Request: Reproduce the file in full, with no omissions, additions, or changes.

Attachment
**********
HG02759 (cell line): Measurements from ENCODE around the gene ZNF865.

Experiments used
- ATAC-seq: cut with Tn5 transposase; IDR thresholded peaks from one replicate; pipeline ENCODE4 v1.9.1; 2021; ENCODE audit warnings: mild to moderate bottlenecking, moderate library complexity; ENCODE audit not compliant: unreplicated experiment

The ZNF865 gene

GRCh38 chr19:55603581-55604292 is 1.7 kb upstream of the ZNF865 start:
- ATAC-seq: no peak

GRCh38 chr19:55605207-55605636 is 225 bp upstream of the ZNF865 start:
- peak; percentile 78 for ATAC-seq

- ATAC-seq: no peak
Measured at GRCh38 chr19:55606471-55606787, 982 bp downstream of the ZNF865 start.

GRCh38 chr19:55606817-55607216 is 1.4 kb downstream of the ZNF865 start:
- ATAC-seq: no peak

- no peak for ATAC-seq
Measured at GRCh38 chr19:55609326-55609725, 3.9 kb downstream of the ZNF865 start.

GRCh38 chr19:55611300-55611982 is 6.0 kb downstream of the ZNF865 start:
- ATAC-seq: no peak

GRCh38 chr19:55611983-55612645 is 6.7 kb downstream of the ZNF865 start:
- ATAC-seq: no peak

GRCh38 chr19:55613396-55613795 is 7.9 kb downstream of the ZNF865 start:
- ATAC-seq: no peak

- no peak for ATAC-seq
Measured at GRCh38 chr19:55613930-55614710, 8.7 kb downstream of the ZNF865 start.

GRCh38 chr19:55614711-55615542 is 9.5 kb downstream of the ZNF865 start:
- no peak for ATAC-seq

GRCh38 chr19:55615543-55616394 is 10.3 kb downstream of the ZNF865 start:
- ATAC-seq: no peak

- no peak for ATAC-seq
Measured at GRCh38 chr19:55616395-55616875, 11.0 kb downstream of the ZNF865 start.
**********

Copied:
HG02759 (cell line): Measurements from ENCODE around the gene ZNF865.

Experiments used
- ATAC-seq: cut with Tn5 transposase; IDR thresholded peaks from one replicate; pipeline ENCODE4 v1.9.1; 2021; ENCODE audit warnings: mild to moderate bottlenecking, moderate library complexity; ENCODE audit not compliant: unreplicated experiment

The ZNF865 gene

GRCh38 chr19:55603581-55604292 is 1.7 kb upstream of the ZNF865 start:
- ATAC-seq: no peak

GRCh38 chr19:55605207-55605636 is 225 bp upstream of the ZNF865 start:
- peak; percentile 78 for ATAC-seq

- ATAC-seq: no peak
Measured at GRCh38 chr19:55606471-55606787, 982 bp downstream of the ZNF865 start.

GRCh38 chr19:55606817-55607216 is 1.4 kb downstream of the ZNF865 start:
- ATAC-seq: no peak

- no peak for ATAC-seq
Measured at GRCh38 chr19:55609326-55609725, 3.9 kb downstream of the ZNF865 start.

GRCh38 chr19:55611300-55611982 is 6.0 kb downstream of the ZNF865 start:
- ATAC-seq: no peak

GRCh38 chr19:55611983-55612645 is 6.7 kb downstream of the ZNF865 start:
- ATAC-seq: no peak

GRCh38 chr19:55613396-55613795 is 7.9 kb downstream of the ZNF865 start:
- ATAC-seq: no peak

- no peak for ATAC-seq
Measured at GRCh38 chr19:55613930-55614710, 8.7 kb downstream of the ZNF865 start.

GRCh38 chr19:55614711-55615542 is 9.5 kb downstream of the ZNF865 start:
- no peak for ATAC-seq

GRCh38 chr19:55615543-55616394 is 10.3 kb downstream of the ZNF865 start:
- ATAC-seq: no peak

- no peak for ATAC-seq
Measured at GRCh38 chr19:55616395-55616875, 11.0 kb downstream of the ZNF865 start.